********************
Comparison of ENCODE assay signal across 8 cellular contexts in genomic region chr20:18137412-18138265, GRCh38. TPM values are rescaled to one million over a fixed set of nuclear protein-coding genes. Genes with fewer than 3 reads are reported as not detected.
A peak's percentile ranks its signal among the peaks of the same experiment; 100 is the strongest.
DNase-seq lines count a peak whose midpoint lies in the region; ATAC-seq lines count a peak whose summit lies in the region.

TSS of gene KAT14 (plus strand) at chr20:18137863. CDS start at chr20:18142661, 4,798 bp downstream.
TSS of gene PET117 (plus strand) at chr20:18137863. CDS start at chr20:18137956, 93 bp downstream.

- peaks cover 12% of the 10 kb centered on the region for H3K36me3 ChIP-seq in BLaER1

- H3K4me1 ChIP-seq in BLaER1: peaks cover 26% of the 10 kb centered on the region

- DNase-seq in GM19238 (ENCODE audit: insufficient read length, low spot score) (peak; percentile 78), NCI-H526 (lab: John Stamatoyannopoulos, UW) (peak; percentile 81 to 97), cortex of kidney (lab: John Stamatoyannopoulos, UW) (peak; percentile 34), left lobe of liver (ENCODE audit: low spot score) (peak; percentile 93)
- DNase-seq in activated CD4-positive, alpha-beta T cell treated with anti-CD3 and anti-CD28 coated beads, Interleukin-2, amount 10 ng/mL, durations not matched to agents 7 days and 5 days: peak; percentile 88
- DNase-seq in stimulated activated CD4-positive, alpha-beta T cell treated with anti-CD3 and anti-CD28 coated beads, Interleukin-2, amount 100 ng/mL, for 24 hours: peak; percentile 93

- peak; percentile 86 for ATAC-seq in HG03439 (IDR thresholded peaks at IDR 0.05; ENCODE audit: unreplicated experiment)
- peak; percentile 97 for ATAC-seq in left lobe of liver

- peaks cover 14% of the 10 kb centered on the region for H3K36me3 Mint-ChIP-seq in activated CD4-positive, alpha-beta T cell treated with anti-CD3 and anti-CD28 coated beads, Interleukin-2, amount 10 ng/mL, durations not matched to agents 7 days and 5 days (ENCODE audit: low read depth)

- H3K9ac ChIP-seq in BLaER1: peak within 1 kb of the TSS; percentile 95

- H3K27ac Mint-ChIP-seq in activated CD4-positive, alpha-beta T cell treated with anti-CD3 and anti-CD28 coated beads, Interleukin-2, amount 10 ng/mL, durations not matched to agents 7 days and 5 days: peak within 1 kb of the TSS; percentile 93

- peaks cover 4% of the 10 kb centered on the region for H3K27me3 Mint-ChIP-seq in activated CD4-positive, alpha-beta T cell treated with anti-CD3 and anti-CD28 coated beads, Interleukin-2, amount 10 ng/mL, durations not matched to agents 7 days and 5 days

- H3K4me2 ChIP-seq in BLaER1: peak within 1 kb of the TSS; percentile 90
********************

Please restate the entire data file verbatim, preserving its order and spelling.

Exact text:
Comparison of ENCODE assay signal across 8 cellular contexts in genomic region chr20:18137412-18138265, GRCh38. TPM values are rescaled to one million over a fixed set of nuclear protein-coding genes. Genes with fewer than 3 reads are reported as not detected.
A peak's percentile ranks its signal among the peaks of the same experiment; 100 is the strongest.
DNase-seq lines count a peak whose midpoint lies in the region; ATAC-seq lines count a peak whose summit lies in the region.

TSS of gene KAT14 (plus strand) at chr20:18137863. CDS start at chr20:18142661, 4,798 bp downstream.
TSS of gene PET117 (plus strand) at chr20:18137863. CDS start at chr20:18137956, 93 bp downstream.

- peaks cover 12% of the 10 kb centered on the region for H3K36me3 ChIP-seq in BLaER1

- H3K4me1 ChIP-seq in BLaER1: peaks cover 26% of the 10 kb centered on the region

- DNase-seq in GM19238 (ENCODE audit: insufficient read length, low spot score) (peak; percentile 78), NCI-H526 (lab: John Stamatoyannopoulos, UW) (peak; percentile 81 to 97), cortex of kidney (lab: John Stamatoyannopoulos, UW) (peak; percentile 34), left lobe of liver (ENCODE audit: low spot score) (peak; percentile 93)
- DNase-seq in activated CD4-positive, alpha-beta T cell treated with anti-CD3 and anti-CD28 coated beads, Interleukin-2, amount 10 ng/mL, durations not matched to agents 7 days and 5 days: peak; percentile 88
- DNase-seq in stimulated activated CD4-positive, alpha-beta T cell treated with anti-CD3 and anti-CD28 coated beads, Interleukin-2, amount 100 ng/mL, for 24 hours: peak; percentile 93

- peak; percentile 86 for ATAC-seq in HG03439 (IDR thresholded peaks at IDR 0.05; ENCODE audit: unreplicated experiment)
- peak; percentile 97 for ATAC-seq in left lobe of liver

- peaks cover 14% of the 10 kb centered on the region for H3K36me3 Mint-ChIP-seq in activated CD4-positive, alpha-beta T cell treated with anti-CD3 and anti-CD28 coated beads, Interleukin-2, amount 10 ng/mL, durations not matched to agents 7 days and 5 days (ENCODE audit: low read depth)

- H3K9ac ChIP-seq in BLaER1: peak within 1 kb of the TSS; percentile 95

- H3K27ac Mint-ChIP-seq in activated CD4-positive, alpha-beta T cell treated with anti-CD3 and anti-CD28 coated beads, Interleukin-2, amount 10 ng/mL, durations not matched to agents 7 days and 5 days: peak within 1 kb of the TSS; percentile 93

- peaks cover 4% of the 10 kb centered on the region for H3K27me3 Mint-ChIP-seq in activated CD4-positive, alpha-beta T cell treated with anti-CD3 and anti-CD28 coated beads, Interleukin-2, amount 10 ng/mL, durations not matched to agents 7 days and 5 days

- H3K4me2 ChIP-seq in BLaER1: peak within 1 kb of the TSS; percentile 90